Renewable energy eases pressure for shrimp farmers

by VNA31 May 2018 Last updated at 17:07 PM

Shrimp breeding ponds in Ham Rong commune of Ca Mau province’s Nam Can district (Photo: VNA)
Shrimp breeding ponds in Ham Rong commune of Ca Mau province’s Nam Can district (Photo: VNA) - Owners of shrimp-breeding ponds pay 50-200 million VND (2,200 – 8,800 USD) for electricity per hectare per crop, accounting for 10 percent of their total cost of aquaculture production.

Experts said using clean renewable energy could help the aquaculture sector in Vietnam sustainably develop while at the same time protecting the environment.

It could help ease the pressure on the national power grid and reduce CO2 emissions into the environment.

According to the Southern Power Corporation (EVNSPC), the demand for electricity from the aquaculture industry rose from 7,780MW in 2015 to 9,529MW last year but it had difficulty meeting it.

Lack of long-term plans for shrimp and fish breeding sectors and coordination mechanisms between electric power suppliers and environment management agencies has also hindered EVNSPC’s power supply to the aquaculture production.

Farmers use electricity provided for lighting to operate motors/engines and other equipment used in shrimp ponds, causing the power grids to be overloaded, affecting supply in the region, according to EVNSPC.

According to Nhu Van Can of the Ministry of Agriculture and Rural Development’s Aquaculture Production Department, aquaculture, especially shrimp farming, requires a lot of electricity.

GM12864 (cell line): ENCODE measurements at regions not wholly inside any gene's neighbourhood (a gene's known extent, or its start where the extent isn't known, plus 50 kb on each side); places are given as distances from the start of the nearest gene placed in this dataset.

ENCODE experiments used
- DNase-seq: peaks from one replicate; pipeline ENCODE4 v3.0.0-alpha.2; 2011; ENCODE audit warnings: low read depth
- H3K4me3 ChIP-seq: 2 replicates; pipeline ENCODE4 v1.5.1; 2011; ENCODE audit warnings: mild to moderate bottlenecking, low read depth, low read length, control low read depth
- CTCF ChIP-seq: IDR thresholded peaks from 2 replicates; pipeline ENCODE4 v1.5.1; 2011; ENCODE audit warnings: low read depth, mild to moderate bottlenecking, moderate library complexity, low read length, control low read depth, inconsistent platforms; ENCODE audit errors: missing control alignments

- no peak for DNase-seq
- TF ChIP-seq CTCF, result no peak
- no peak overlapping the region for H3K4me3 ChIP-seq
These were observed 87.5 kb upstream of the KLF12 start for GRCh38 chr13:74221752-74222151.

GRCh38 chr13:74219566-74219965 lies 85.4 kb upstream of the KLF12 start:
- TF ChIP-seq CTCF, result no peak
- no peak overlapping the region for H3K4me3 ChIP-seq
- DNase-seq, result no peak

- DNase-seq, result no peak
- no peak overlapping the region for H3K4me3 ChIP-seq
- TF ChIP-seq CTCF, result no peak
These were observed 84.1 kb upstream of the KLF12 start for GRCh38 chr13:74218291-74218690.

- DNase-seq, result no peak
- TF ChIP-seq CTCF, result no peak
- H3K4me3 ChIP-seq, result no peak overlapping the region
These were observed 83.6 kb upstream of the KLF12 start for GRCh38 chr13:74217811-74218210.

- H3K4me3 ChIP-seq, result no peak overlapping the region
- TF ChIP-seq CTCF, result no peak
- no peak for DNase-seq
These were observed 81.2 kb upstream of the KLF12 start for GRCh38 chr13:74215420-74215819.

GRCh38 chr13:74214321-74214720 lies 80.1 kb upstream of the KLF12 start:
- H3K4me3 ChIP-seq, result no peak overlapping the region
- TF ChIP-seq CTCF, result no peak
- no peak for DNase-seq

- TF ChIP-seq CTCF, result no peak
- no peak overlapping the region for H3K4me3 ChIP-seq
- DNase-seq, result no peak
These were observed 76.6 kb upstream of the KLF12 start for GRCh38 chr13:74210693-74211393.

Shrimp farms need power to operate motors to supply oxygen without which the creatures would die.

According to Nguyen Phuoc Duc, Deputy General Director of EVNSPC, since shrimp farms in the Mekong Delta and southern provinces are facing a shortage of electricity, renewables, especially solar energy, could be used to supply them, reducing their costs and helping promote the shrimp industry in the region.

EVNSPV has plans to integrate solar panels with engines/motors used in shrimp ponds in provinces where the industry is large.

EVNSPC has also provided technical support to shrimp farmers, enabling them to use electricity economically, effectively and safely.

"The development of solar and wind energy will help EVNSPV meet the demand for electricity for aquaculture and promote the industry," he said.

In 2018 EVNSPV has undertaken a pilot energy-saving project involving 161 households in the Mekong province of Soc Trang.

The project is helping these households save electricity by 15.2 percent or 658.4 million VND (roughly 29,000 USD) a year.

According to Tran Viet Ngai, President of the Vietnam Energy Association, a developing country like Vietnam is bound to face power shortages in the coming years.

But since the country has huge solar and wind energy potential, it would be necessary to use renewables to make up the electricity shortfall, he added.


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